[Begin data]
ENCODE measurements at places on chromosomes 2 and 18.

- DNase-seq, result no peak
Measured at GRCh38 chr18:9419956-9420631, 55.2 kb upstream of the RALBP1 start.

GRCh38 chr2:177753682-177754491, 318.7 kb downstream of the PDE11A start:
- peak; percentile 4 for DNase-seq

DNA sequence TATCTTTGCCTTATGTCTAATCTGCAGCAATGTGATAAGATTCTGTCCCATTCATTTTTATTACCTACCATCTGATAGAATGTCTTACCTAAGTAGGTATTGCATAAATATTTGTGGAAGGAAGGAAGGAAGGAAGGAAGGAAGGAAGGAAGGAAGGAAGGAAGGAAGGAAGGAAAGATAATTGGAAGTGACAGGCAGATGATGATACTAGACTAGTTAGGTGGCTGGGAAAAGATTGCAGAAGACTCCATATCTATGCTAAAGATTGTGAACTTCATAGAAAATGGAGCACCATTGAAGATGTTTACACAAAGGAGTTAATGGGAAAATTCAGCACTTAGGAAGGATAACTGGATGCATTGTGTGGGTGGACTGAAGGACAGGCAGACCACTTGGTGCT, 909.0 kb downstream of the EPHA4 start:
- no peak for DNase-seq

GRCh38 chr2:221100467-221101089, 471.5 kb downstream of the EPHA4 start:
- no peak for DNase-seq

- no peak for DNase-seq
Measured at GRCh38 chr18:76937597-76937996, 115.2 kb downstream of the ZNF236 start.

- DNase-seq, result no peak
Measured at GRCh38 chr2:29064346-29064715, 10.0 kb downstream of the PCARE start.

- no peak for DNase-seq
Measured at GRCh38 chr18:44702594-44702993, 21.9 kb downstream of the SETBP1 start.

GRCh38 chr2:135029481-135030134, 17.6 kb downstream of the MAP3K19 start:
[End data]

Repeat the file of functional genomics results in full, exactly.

ENCODE measurements at places on chromosomes 2 and 18.

- DNase-seq, result no peak
Measured at GRCh38 chr18:9419956-9420631, 55.2 kb upstream of the RALBP1 start.

GRCh38 chr2:177753682-177754491, 318.7 kb downstream of the PDE11A start:
- peak; percentile 4 for DNase-seq

DNA sequence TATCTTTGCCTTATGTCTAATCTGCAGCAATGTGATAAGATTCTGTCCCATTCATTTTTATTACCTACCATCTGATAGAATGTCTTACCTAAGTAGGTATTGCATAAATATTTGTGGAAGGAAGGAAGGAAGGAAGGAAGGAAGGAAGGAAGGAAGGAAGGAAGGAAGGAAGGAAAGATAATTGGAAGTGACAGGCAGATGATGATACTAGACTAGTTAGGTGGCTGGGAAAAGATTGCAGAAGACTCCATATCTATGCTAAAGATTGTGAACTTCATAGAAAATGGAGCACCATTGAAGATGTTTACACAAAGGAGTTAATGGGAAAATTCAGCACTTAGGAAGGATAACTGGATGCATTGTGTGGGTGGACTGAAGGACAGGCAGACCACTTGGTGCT, 909.0 kb downstream of the EPHA4 start:
- no peak for DNase-seq

GRCh38 chr2:221100467-221101089, 471.5 kb downstream of the EPHA4 start:
- no peak for DNase-seq

- no peak for DNase-seq
Measured at GRCh38 chr18:76937597-76937996, 115.2 kb downstream of the ZNF236 start.

- DNase-seq, result no peak
Measured at GRCh38 chr2:29064346-29064715, 10.0 kb downstream of the PCARE start.

- no peak for DNase-seq
Measured at GRCh38 chr18:44702594-44702993, 21.9 kb downstream of the SETBP1 start.

GRCh38 chr2:135029481-135030134, 17.6 kb downstream of the MAP3K19 start: